International development workers have a wide range of skills and interests. We believe they should not also have to become experts in ETL and data science to reap the benefits of the universe of available of aid datasets. IATI data sets in particular contain a great deal of valuable program information, and our aim is to present and characterize the data in ways that facilitate its use real-world programs. With this goal in mind, we've sought to structure our implementation towards clarity and accessibility for the end user and without duplicating the work of other available tools in the sector.
Provides scalable and flexible storage for unstructured data
Graph-specific data store for easy analysis and display of organization network. Used during EDA but not final implementation.
For data cleansing and implementation of data quality scoring algorithm
Powers nearest-neighbor analysis and text similarity elements of quality scoring process
Virtual machines for quick prototyping and production hosting
Lightweight web framework to support API access to back-end data
Front-end framework for agile site implementation
Enables flexible and customized interactive visualizations, especially on quality dashboard
Our first step is to compile copies of all the raw XML files generated by all organizations reporting data about their programs to the IATI standard. These datasets are not hosted in one central location, but rather individually by each organization. Using pointers available from the IATI website, we crawl the list of reporting organization sites, download their XML dataset, and save the raw files to S3 buckets. IATI data is available at the organization level, activity (project) level, and metadata level. Since we aren't sure what will be most useful at this stage, we download everything.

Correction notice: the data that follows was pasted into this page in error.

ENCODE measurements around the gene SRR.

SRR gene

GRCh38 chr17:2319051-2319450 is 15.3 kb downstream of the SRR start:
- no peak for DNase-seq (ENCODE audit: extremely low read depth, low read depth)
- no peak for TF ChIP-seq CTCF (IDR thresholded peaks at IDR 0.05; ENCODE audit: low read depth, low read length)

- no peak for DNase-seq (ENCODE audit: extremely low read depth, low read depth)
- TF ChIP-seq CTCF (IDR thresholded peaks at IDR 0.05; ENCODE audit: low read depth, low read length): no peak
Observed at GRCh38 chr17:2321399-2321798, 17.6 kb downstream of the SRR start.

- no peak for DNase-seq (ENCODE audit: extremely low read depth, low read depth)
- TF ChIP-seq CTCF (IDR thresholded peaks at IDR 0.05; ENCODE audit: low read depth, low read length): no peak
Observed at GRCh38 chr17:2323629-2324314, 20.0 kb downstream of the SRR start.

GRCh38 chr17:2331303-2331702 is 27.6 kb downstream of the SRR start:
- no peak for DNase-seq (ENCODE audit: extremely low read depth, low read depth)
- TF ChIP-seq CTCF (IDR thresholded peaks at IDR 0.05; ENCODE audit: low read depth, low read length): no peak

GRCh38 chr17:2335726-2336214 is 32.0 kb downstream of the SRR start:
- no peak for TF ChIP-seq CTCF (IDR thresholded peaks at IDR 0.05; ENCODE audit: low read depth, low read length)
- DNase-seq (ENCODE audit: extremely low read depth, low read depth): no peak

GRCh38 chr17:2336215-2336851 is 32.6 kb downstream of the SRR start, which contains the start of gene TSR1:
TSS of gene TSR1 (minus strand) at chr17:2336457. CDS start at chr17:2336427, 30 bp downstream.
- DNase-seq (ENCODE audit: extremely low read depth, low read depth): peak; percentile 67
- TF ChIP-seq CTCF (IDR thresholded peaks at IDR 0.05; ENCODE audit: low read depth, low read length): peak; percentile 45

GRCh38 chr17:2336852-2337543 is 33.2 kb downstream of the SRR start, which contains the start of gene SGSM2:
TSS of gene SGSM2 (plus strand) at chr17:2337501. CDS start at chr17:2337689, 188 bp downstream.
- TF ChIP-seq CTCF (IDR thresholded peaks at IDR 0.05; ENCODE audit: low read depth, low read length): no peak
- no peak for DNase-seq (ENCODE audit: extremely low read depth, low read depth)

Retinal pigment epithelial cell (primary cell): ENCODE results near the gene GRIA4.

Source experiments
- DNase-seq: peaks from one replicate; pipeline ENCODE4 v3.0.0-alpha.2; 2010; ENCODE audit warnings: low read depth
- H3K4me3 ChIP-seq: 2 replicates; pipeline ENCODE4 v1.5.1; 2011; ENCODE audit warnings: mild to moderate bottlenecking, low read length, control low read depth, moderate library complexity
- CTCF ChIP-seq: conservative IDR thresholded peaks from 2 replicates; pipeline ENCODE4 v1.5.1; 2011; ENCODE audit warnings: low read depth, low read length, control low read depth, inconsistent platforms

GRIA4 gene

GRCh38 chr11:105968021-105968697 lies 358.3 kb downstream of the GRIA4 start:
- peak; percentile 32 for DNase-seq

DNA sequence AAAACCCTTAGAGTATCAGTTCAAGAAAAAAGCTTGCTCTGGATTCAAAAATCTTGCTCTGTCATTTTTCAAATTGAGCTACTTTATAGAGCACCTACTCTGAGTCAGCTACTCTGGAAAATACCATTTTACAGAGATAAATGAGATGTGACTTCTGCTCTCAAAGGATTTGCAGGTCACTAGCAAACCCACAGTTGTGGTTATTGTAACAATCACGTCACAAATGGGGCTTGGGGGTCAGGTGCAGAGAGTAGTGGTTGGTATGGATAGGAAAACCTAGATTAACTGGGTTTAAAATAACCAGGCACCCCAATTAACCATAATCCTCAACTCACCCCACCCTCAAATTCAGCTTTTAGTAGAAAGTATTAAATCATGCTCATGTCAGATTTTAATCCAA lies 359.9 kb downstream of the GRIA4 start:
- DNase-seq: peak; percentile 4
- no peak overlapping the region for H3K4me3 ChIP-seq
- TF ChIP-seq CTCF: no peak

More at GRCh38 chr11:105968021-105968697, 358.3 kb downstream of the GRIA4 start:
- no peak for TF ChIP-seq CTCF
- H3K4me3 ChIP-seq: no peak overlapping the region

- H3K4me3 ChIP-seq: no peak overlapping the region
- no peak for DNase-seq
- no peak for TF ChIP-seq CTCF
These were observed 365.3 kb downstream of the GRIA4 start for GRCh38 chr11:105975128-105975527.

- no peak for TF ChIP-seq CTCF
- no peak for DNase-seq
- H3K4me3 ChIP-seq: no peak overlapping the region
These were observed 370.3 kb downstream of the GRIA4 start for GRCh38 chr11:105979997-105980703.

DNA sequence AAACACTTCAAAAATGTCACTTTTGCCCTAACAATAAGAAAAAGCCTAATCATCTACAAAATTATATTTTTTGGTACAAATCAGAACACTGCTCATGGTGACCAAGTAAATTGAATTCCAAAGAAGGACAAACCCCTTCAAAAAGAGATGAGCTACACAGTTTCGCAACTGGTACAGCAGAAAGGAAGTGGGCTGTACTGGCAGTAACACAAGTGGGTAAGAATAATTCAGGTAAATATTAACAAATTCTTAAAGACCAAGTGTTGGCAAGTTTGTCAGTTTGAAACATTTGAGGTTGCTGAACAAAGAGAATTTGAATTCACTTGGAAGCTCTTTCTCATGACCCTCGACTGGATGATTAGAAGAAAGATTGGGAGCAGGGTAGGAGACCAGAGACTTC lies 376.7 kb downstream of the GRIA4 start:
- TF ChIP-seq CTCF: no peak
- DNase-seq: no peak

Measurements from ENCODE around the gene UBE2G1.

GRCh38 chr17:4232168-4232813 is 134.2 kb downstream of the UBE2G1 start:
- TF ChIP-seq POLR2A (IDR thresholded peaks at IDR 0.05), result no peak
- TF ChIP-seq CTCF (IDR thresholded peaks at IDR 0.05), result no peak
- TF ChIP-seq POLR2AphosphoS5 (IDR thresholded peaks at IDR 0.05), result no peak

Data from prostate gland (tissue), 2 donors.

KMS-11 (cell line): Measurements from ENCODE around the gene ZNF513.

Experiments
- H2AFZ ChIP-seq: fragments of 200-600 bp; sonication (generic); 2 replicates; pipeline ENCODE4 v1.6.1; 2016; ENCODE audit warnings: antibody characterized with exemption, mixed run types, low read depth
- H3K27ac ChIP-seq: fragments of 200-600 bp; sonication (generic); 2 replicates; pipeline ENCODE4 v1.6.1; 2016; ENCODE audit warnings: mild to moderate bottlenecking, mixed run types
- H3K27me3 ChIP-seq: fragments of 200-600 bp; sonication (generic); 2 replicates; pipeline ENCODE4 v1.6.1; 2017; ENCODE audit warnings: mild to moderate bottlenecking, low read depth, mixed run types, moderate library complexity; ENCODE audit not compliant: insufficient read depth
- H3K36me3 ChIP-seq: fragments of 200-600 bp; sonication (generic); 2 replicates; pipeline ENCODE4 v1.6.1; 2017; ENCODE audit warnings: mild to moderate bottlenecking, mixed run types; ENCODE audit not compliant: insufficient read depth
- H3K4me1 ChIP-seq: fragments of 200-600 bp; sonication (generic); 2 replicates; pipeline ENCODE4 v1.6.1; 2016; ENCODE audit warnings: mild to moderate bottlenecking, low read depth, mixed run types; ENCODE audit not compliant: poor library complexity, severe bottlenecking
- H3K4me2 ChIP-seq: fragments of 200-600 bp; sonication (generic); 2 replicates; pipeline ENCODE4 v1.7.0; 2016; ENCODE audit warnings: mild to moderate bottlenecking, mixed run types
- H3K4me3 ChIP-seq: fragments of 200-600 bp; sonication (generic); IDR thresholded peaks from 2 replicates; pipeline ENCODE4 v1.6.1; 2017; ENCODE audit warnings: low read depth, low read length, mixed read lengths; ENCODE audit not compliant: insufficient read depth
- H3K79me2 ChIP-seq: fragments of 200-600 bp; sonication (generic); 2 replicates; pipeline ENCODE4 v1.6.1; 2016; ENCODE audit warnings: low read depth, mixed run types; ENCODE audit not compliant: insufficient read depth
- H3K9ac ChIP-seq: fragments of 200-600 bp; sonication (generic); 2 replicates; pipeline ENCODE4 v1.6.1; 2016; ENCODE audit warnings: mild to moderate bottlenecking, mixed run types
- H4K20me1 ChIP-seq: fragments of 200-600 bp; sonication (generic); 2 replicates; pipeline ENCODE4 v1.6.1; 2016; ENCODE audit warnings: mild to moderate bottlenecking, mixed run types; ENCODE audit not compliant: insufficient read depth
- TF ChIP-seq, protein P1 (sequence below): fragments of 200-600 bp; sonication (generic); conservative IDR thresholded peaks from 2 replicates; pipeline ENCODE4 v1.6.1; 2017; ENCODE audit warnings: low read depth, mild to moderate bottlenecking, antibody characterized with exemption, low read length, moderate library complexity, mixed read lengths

To make the raw data easier to work with, we convert the raw XML into JSON format and load them into MongoDB collections - one for organizations and one for activities. NoSQL data storage works especially well for this content, because it can support the significant variations in structure that are present in the IATI data. As part of this process, we identify any records that fail basic validations, like forming invalid JSONs or containing no data entirely. We also add indices and apply formatting to a few fields to make future queries easier.
Our initial EDA involves the calculation of simple summary statistics about activities. At this stage, we also know we're going to need a way of calculating similarity between organizations. With that in mind, we extract the text of each activity and build a simple bag-of-words model that enables us to calculate distance between documents using cosine similarity. In addition, we make a significant time investment in generating clean and deduplicated organization identifiers, since these will be critical for building the organization graph and creating a clean user experience in our final product.
Now that we have a more detailed understanding of the contents of our dataset, we can generate both data quality and organization graph features. Quality features focus on the completeness of the data, the size balance between the different types of data an organization reports, and the extent to which the digits included in the data adhere to Benford's Law. For the graph, we create edges where one organization's reported data mentions another, using the cleaned organization identifiers created during our EDA. Given the unique structure of graph data, we initially store our graph results in Neo4J instead of the MongoDB collections that contain the rest of the data. Later, we store graph data in memory for improved site responsiveness.